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8 brilliant quotes on hospitality technology from HITEC’s exclusive Hall of Fame

  Posted in Online Distribution

By Clare Riley, Content & Editorial Manager, SiteMinder

It’s an exciting week for hospitality technology professionals. HITEC 2015, the world’s largest hospitality technology conference and exhibition, will open its doors to more than 5,500 attendees, as 300 companies (including us!) prepare to showcase best-of-breed technology in the Austin Convention Center, Texas.

HITEC is a great event with an even greater history. The story starts in 1972 when large hotels began looking at the very first property management systems and electronic cash registers. Cloud technology such as SiteMinder’s was merely an underlying concept, Google didn’t exist, and the pocket calculator was something of a revelation. HITEC also had a more futuristic name in the form of ‘IAHA Tech Quest’ (yes, innovation at its finest!).

This year’s HITEC Special Report interviewed several members from its exclusive Hall of Fame on the changing landscape of the hospitality technology sector.

Industry pioneers including Robert Bennett; Dave Berkus; Richard Brooks; John Burns; Ted Horner; Michael Kasavana; Jules Sieburgh; and Harbans Singh took part in the conversation. Here are eight of SiteMinder’s favourite quotes:

1. Richard Brooks on visualising the benefits of IT:

“Perhaps the greatest consistent challenge I encountered was just the acceptance of technology in our industry. For many years technology was viewed as a ‘necessary evil’, or a tool that had not reached sufficient functionality and maturity to be a truly competitive asset to hospitality managers.”

2. Robert Bennett on IT managers:

“Early in my career as an IT manager at a hotel, maybe 75% of my issues were hardware related, leaving little time to improve applications or processes. Today, those hardware issues are almost completely gone and IT managers can make much more valuable contributions to hotel operations and guest satisfaction. Inexpensive, reliable, standard hardware and operating systems are really what have allowed technology to expand in hospitality.”

3. Dave Berkus on new technology:

“Each seven to 10 years, there is
a new generation of technology that challenges suppliers of systems to upgrade or rewrite in order to remain current. Hospitality technology vendors and users must learn to be agile and adapt to change — or suffer a loss of leadership or even relevance. This form of creative destruction has continued to ravage the industry from its technology beginnings, and provides openings for new companies with new ideas periodically to shake up this industry.”

4. Michael Kasavana on self-service:

“All self-service applications are counter to the once held principle that hospitality functions need to be conducted on a face-to- face basis. In other words, technology had to remain out of the guest’s sight in order to preserve the sheltering of automation.”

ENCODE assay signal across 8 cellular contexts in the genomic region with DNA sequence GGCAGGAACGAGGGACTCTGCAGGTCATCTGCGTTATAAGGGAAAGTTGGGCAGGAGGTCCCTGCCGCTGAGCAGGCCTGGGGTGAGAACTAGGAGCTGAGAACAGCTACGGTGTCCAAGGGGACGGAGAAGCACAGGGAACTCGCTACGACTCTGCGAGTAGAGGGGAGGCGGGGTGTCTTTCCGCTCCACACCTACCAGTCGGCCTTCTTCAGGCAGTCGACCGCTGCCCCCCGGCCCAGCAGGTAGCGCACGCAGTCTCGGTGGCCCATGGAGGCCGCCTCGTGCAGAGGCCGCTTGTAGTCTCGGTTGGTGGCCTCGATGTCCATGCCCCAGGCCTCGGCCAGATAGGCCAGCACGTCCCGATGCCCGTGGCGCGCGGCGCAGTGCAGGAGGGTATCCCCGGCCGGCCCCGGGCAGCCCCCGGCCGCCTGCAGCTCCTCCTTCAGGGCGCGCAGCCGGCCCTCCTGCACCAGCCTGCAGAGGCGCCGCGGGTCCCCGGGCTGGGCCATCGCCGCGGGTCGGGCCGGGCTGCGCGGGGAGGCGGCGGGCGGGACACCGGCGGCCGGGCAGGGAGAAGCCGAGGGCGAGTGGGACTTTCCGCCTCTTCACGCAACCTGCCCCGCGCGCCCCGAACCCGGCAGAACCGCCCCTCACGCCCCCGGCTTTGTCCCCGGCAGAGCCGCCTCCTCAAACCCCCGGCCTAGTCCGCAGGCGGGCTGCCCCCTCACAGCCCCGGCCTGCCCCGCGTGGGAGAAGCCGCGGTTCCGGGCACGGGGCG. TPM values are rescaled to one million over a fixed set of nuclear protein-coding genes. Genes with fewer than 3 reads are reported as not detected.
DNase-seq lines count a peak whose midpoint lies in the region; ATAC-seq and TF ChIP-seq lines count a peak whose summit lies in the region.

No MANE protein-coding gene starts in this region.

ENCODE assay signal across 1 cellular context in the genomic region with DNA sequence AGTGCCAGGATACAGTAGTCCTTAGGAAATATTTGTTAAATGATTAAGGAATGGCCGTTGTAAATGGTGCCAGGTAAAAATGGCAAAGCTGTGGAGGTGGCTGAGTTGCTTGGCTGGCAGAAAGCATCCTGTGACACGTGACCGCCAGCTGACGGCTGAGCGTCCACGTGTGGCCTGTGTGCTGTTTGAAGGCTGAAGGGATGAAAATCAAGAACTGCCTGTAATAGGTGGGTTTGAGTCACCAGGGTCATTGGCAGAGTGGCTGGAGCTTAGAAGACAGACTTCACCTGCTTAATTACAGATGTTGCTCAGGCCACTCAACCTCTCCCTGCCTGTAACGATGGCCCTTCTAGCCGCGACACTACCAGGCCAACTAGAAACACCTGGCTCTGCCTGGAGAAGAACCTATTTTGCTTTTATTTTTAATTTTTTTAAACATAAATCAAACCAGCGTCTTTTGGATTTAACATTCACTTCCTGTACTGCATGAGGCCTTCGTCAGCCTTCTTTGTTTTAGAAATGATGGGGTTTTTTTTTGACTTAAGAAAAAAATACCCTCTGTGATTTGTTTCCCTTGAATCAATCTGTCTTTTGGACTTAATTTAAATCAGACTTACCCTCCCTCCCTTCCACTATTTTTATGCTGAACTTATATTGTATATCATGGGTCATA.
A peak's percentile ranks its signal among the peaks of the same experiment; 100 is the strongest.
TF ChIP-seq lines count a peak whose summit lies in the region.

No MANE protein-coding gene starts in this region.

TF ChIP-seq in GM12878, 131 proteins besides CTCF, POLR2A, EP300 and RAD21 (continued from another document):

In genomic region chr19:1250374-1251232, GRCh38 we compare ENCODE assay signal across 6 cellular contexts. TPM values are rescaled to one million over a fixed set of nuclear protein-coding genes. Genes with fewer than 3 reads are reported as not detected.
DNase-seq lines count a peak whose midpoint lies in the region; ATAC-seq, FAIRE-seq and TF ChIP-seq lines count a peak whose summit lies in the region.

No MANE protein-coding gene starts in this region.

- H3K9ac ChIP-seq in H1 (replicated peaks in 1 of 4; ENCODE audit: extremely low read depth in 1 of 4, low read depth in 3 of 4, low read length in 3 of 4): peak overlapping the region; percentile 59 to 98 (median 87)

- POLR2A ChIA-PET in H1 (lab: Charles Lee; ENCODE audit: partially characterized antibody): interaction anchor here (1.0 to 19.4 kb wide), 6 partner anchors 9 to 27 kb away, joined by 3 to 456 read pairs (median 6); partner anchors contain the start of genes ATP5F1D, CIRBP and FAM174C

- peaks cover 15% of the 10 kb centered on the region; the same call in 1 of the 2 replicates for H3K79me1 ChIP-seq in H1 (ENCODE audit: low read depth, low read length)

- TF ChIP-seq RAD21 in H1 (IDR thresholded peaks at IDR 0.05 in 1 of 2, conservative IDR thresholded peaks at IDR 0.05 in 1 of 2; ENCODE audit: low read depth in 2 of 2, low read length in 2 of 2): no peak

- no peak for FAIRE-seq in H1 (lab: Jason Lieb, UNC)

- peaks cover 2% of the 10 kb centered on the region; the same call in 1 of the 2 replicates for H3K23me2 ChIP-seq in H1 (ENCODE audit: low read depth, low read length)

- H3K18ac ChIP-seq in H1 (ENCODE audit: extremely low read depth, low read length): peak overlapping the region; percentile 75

5. Robert Bennett on cloud technology:

“What is most exciting to me now is that by combining the power of cloud computing, and the universal access to
data via the Internet, we can create business intelligence applications using large databases that will allow the hospitality industry to serve guests better, improve operations and therefore thrive. I predict that data-driven analytics will become one of the next awesome technology-based developments to benefit hotels.”

6. Harbans Singh on guests and their needs:

“I feel that the front desk of the future will change with the developments in mobility and cloud-based applications. Guests are going to be driving the needs for the technology deployed in the hotels, unlike currently where hotels are deciding what their guests need.”

7. Ted Horner on smartphones:

“Smartphones and the proliferation of apps give us the power to do so many things from the palm of your hand. The hospitality industry has embraced apps to the point that mobility is an essential part of how hotels communicate with guests and vice versa.”

8. John Burns on big data and insights:

“The potential insight available through big data, to better understand what is happening and why, as well as the possibility to achieve real personalisation in online commerce and relationships between hotels and their guests.”

As the landscape continues to change of this wonderful sector we know as hospitality technology, HITEC is a chance to celebrate the true essence of innovation and disruptive, now and as we look ahead to the next four decades.

What does our very own (and very brilliant!) David Chestler have to say about his 25 years in the business? Read this article in CIO Review’s special edition on technology in Travel & Hospitality.




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